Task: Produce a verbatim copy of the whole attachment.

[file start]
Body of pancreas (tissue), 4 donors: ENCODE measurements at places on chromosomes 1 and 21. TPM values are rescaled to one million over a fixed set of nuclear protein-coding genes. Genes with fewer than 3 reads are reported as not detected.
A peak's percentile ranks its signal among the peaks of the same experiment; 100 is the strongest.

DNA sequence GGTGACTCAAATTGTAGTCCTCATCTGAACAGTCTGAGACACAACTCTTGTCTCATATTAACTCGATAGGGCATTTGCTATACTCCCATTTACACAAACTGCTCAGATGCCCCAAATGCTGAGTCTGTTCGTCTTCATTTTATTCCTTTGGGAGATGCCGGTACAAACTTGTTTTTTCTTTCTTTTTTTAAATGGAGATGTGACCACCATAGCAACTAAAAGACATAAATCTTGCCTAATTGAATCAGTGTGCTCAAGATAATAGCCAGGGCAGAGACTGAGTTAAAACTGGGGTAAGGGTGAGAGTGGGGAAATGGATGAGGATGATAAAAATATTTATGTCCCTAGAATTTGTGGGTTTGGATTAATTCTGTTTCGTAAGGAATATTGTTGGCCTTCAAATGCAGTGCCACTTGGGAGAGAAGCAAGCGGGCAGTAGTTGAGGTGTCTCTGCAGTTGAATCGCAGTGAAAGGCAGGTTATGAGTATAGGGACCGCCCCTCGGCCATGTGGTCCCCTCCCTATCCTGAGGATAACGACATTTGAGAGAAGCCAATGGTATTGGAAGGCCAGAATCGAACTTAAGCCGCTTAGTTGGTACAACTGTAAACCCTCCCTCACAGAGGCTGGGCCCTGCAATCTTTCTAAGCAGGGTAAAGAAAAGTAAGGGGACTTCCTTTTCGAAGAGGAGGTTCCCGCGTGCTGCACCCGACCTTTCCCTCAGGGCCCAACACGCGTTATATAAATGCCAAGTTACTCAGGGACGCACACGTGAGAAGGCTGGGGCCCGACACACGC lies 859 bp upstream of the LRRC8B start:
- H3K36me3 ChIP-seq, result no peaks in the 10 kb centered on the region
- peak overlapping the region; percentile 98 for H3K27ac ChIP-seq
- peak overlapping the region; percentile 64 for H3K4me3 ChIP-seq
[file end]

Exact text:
Body of pancreas (tissue), 4 donors: ENCODE measurements at places on chromosomes 1 and 21. TPM values are rescaled to one million over a fixed set of nuclear protein-coding genes. Genes with fewer than 3 reads are reported as not detected.
A peak's percentile ranks its signal among the peaks of the same experiment; 100 is the strongest.

DNA sequence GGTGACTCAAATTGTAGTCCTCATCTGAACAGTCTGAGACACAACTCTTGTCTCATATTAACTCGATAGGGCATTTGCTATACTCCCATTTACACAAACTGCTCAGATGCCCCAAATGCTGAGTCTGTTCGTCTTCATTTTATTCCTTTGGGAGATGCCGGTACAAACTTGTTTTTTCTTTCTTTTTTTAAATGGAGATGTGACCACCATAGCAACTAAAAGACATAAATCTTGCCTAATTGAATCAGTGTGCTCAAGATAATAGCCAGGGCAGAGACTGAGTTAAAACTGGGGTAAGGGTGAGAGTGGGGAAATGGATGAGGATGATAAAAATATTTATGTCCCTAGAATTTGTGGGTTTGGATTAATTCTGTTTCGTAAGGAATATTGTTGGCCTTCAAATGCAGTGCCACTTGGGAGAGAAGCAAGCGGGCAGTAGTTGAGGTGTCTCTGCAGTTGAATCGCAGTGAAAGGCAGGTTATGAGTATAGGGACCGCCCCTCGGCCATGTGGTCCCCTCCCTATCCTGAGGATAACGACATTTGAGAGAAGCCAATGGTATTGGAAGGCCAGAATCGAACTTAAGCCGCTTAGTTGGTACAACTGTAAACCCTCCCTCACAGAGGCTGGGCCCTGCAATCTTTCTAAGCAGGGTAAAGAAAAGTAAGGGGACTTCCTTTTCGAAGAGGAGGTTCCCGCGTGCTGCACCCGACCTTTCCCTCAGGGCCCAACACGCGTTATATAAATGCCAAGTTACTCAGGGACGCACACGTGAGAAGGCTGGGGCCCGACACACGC lies 859 bp upstream of the LRRC8B start:
- H3K36me3 ChIP-seq, result no peaks in the 10 kb centered on the region
- peak overlapping the region; percentile 98 for H3K27ac ChIP-seq
- peak overlapping the region; percentile 64 for H3K4me3 ChIP-seq